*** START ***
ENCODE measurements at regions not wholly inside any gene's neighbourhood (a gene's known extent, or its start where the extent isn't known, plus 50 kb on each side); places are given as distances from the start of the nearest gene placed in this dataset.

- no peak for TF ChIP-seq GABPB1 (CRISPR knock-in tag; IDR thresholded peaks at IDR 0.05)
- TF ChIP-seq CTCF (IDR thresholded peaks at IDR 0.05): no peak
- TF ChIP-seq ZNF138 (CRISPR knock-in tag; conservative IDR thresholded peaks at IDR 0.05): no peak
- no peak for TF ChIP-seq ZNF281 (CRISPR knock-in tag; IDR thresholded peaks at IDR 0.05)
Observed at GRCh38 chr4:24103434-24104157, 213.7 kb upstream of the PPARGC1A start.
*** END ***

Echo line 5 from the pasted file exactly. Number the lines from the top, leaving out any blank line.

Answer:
- no peak for TF ChIP-seq ZNF281 (CRISPR knock-in tag; IDR thresholded peaks at IDR 0.05)